Posts Tagged ‘inpatient’

A part-timer goes part-time

January 9, 2014

We were just about to our knees

“Part-time” was only a tease

We’re doing outpatient care

And we’ve time to spare

And full-time seems like a breeze

Synopsis:  I’m a family practitioner from Sioux City, Iowa.  I danced back from the brink of burnout in 2010, and, honoring a one-year non-compete clause, went to have adventures and work in out-of-the-way locations.  After jobs in Alaska, New Zealand, Iowa, and Nebraska, I returned home and took up a part-time position with a Community Health Center.   

On December 1, our clinic relinquished adult inpatients at both hospitals to the two hospitalist services.  We continue to take care of hospitalized children and newborns.

When I first signed on, my contract specified I would see hospital patients in the mornings and take care of outpatients in the afternoon.  Within six months our hospital practice had grown past the point where one doc could take care of the whole census, and we hired a fulltime hospitalist.

Rarely do situations stay stable, and our inpatient load expanded to the point that our full-time hospitalist needed a “hospital helper,” to see patients under the age of 18 along with one hospital.  The hospital helper would finish morning rounds, and do afternoon clinic.

We handled the daytime work without problem.  I enjoyed the physical, mental, social, intellectual, and spiritual challenge of hospital work.  The nighttime call burden became unsustainable.  Most evenings after clinic, “call” meant admitting patients at both hospitals till 11:00PM, and a minimum of 6 phone calls between midnight and 7:00 AM.  The vast majority of the phone communications involved making life-and-death decisions, and each one demanded awakening fully.  As time progressed, our patient numbers increased, and the patients we cared for grew sicker.  And my part-time position came to eat 54 hours a week, not counting time required to recover the day after call.

As our staffers drifted towards burnout, our devotion and caring for each other never faltered.  Each of us tried to make adjustments to cope with the unreasonable.  One used vacation days to not work Tuesdays, one went to part-time.  I took a cut in pay so I wouldn’t see patients the afternoon after call.  And I formulated an exit strategy.

I had tap danced on the brink of burnout before, I could sense the symptoms coming back, and I didn’t like it. The more my fatigue, the less my empathy.  One evening I recounted a conversation with a particularly difficult patient to my wife.  “You’re angry with him,” she said, “He deserves a different doctor,” and I couldn’t deny the truth.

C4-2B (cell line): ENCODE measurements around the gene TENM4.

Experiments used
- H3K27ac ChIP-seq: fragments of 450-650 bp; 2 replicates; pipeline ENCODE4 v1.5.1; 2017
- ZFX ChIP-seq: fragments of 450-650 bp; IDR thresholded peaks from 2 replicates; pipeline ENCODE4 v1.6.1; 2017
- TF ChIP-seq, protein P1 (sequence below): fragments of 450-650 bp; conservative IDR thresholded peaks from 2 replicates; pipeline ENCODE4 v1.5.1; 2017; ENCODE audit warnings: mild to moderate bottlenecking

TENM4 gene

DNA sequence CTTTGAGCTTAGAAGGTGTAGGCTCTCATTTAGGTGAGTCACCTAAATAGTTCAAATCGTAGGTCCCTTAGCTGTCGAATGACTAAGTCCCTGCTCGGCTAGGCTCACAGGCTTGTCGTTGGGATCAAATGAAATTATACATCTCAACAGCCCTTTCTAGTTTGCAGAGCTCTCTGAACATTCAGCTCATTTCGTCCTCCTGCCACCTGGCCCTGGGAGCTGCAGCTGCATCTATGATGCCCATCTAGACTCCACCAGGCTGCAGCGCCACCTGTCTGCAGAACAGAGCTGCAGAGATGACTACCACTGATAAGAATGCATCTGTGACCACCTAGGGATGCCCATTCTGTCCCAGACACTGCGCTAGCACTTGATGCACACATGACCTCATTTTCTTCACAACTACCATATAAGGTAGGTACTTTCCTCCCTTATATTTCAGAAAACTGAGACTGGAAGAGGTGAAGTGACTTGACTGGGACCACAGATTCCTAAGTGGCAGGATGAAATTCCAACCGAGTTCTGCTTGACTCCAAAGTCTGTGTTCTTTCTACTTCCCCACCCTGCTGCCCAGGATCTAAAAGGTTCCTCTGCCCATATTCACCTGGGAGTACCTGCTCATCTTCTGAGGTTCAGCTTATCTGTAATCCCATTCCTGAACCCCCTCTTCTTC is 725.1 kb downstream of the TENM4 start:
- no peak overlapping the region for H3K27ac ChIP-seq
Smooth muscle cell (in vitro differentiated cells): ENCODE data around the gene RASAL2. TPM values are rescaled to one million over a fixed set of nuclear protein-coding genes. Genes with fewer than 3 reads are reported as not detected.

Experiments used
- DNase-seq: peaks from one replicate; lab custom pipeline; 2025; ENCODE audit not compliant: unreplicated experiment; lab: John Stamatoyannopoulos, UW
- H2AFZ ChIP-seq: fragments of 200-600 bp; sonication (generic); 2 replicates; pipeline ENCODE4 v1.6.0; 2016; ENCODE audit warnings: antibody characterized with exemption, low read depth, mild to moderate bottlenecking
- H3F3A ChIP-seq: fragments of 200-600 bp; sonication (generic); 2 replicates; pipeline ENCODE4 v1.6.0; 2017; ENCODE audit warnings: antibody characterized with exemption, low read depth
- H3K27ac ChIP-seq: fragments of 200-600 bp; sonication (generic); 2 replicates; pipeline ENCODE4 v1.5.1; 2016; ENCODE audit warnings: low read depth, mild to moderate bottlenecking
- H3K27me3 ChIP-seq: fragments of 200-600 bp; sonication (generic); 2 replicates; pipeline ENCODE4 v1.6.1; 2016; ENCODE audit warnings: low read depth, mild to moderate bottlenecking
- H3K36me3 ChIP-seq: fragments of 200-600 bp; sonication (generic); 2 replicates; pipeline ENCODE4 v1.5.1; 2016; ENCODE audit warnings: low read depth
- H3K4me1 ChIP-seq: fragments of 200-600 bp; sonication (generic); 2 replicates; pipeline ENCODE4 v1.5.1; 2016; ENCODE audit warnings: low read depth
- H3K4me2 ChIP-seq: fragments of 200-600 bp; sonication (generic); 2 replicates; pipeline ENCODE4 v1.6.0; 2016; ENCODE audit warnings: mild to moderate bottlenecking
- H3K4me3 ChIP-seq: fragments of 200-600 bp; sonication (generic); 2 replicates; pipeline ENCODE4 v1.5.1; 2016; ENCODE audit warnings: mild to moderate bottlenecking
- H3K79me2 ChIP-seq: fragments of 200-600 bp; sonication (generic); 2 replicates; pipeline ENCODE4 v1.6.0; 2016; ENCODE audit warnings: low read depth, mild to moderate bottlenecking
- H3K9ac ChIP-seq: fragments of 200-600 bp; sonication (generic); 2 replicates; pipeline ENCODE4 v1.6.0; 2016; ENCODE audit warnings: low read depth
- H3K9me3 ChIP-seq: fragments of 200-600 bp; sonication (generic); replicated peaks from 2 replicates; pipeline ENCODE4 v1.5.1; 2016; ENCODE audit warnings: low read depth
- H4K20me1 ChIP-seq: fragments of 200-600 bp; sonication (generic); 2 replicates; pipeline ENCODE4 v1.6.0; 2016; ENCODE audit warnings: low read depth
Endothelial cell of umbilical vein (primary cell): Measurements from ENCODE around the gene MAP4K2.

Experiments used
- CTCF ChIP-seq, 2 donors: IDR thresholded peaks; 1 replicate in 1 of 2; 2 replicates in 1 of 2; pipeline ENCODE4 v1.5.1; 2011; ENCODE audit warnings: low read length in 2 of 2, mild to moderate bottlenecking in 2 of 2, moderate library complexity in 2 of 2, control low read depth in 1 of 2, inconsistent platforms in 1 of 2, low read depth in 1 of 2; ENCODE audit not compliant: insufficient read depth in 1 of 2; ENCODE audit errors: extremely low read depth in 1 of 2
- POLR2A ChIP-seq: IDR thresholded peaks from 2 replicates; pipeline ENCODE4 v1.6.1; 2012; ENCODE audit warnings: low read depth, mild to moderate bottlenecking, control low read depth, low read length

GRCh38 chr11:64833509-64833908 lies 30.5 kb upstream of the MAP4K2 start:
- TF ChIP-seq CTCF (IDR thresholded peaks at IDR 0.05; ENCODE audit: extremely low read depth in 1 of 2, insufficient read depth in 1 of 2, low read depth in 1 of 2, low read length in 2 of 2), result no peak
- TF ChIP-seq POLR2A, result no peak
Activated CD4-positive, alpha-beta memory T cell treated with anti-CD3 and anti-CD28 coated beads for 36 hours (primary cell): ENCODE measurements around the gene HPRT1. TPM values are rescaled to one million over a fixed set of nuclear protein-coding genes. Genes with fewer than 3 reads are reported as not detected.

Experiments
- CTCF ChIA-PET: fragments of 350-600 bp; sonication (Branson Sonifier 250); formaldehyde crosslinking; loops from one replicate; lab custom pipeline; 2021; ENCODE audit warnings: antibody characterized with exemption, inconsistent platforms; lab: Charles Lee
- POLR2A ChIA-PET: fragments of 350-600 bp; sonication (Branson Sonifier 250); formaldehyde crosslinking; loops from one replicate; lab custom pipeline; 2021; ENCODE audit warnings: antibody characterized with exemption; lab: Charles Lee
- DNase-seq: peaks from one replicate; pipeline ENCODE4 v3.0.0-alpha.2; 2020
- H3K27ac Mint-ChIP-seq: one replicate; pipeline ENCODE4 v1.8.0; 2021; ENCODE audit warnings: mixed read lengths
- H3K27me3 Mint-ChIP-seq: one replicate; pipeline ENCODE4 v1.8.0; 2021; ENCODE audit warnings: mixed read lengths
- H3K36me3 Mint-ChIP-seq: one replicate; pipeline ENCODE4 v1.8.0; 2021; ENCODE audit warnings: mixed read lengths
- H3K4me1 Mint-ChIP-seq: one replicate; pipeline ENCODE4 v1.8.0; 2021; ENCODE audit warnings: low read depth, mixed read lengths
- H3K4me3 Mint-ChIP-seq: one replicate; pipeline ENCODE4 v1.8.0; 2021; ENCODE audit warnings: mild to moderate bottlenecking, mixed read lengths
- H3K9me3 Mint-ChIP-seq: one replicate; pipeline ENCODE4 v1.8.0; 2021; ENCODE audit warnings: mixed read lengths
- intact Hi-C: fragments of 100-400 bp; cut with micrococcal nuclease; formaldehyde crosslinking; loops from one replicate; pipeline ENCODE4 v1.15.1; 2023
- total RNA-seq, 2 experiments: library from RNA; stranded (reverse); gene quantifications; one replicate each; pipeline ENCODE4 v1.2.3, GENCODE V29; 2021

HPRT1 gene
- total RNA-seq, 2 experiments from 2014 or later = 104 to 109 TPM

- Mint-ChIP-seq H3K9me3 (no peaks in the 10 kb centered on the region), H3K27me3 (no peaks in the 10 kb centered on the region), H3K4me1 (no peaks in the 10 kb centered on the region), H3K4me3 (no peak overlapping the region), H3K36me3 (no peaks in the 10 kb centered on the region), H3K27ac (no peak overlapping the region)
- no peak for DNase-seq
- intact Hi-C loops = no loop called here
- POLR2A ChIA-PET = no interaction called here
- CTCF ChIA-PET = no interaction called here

It took a new CEO with incredible negotiating skills to recognize the problem, devise a solution, and implement it.

You can see the relief in the faces of the physicians now.  With clearer complexions reflecting better sleep, we tend to chuckle, giggle and laugh when we talk.  Most night call involves more mistake beeps than real ones.

One can easily see the toll the vigilance takes during call hours; the doc stays on edge waiting for the next interruption.  We did not anticipate the relief that would come from general stress lowering, but that relief has come to us, very real and very strong.

Our patients have lost little continuity of care, the theoretic advantage of a practice holding on to inpatient duties, because the burden demanded rotation.

For the first time since I finished undergrad, my work week comes close to 40 hours and most weeks finish on Wednesday.   I have time for both recreational reading and for writing.

I’m back from the brink of burnout.  Again.

An inpatient care program drawing to a close

November 24, 2013

As I walk down a hospital hall

I think of the burden of call

What helps me to cope

Is a heart full of hope

That this month is the end of it all.

Synopsis:  I’m a family practitioner from Sioux City, Iowa.  I danced back from the brink of burnout in 2010, and, honoring a one-year non-compete clause, went to have adventures and work in out-of-the-way locations.  After jobs in Alaska, New Zealand, Iowa, and Nebraska, I returned home and took up a part-time, 54 hour a week position with a Community Health Center.  Since August I’ve done a working vacation in Petersburg, Alaska, Continuing Medical Education (CME) in San Diego and Denver, and a trip to Mexico for our daughter’s wedding.